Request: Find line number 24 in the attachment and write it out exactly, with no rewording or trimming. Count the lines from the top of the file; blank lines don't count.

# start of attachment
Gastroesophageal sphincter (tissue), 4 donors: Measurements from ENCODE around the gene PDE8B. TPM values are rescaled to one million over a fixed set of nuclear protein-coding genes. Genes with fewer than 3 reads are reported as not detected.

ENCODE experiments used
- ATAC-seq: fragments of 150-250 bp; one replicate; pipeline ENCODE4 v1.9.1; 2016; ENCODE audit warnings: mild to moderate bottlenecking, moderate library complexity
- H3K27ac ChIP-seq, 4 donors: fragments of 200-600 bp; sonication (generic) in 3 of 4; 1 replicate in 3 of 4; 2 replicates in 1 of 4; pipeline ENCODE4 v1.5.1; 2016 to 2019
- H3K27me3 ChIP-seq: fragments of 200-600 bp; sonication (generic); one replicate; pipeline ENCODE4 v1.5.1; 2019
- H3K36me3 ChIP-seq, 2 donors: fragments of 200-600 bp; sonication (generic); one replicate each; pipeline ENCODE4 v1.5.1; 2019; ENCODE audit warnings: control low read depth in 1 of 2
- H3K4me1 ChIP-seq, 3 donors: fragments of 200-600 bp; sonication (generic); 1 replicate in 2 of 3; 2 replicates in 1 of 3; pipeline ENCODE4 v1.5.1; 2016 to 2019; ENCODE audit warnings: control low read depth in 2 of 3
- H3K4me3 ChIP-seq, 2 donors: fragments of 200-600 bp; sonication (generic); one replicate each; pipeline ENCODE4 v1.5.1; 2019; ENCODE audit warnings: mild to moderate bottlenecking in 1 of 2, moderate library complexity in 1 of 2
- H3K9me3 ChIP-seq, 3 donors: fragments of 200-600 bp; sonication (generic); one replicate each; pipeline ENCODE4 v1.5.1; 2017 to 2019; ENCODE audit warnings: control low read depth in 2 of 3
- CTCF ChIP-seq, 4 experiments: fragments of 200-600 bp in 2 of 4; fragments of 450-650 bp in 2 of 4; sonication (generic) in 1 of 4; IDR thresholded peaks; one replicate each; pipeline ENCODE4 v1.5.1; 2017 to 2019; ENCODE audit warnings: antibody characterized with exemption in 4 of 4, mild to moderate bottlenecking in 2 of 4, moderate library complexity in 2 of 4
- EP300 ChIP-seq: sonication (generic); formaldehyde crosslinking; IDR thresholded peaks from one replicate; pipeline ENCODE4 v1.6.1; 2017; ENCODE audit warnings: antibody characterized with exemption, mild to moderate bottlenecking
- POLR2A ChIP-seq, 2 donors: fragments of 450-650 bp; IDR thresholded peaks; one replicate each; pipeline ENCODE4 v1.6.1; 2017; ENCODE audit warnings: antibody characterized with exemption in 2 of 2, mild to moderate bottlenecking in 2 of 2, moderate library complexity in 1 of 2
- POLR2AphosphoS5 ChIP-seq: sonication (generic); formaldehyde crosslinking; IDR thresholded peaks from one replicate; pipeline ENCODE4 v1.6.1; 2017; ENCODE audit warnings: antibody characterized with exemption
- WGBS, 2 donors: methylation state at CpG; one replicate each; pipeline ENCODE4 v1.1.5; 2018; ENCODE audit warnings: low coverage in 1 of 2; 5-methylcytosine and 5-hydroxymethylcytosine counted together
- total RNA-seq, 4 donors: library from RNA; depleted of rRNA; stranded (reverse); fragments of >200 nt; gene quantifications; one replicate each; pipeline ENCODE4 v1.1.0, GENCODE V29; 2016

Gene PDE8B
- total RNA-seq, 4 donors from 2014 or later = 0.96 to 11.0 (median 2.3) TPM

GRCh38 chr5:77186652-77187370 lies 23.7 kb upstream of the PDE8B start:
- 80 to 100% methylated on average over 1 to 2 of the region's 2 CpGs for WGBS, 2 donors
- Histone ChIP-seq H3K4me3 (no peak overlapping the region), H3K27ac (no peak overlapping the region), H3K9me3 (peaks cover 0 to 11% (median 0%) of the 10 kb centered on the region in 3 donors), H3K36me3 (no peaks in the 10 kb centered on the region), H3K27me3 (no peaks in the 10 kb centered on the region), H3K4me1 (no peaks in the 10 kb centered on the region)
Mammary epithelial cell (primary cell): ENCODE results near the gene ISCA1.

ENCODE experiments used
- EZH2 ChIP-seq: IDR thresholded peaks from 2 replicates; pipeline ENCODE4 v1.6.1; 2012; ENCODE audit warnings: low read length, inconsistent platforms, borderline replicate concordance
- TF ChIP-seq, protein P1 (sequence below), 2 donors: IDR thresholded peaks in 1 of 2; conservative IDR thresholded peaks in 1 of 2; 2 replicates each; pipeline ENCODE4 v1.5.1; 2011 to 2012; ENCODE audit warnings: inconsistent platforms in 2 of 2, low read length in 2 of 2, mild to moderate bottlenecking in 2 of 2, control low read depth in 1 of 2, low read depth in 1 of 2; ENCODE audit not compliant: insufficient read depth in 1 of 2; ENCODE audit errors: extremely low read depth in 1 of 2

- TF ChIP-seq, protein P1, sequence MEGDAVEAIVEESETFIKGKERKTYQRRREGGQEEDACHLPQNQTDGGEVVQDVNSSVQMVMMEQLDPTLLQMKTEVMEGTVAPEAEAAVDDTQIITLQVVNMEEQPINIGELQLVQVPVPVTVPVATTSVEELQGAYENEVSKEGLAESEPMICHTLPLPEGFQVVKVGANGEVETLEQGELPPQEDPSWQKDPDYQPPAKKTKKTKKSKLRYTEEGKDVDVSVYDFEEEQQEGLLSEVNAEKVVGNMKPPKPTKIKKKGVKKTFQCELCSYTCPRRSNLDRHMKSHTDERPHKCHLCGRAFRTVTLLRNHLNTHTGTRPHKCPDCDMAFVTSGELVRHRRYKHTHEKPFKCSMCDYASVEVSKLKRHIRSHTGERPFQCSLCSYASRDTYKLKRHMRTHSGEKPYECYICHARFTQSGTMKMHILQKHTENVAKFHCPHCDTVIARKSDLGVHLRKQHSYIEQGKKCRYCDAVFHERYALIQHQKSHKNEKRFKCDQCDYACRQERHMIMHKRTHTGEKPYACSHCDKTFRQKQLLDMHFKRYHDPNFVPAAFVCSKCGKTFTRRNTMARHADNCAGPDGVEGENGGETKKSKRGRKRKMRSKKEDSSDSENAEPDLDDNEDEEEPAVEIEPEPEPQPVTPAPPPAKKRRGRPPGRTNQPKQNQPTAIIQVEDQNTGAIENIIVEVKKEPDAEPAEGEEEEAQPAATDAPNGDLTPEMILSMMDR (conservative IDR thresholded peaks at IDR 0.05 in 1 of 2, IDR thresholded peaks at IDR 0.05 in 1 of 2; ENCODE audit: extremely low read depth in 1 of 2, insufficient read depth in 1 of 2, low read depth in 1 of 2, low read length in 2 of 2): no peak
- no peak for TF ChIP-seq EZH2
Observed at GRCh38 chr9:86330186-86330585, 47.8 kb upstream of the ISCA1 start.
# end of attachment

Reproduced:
- TF ChIP-seq, protein P1 (sequence below), 2 donors: IDR thresholded peaks in 1 of 2; conservative IDR thresholded peaks in 1 of 2; 2 replicates each; pipeline ENCODE4 v1.5.1; 2011 to 2012; ENCODE audit warnings: inconsistent platforms in 2 of 2, low read length in 2 of 2, mild to moderate bottlenecking in 2 of 2, control low read depth in 1 of 2, low read depth in 1 of 2; ENCODE audit not compliant: insufficient read depth in 1 of 2; ENCODE audit errors: extremely low read depth in 1 of 2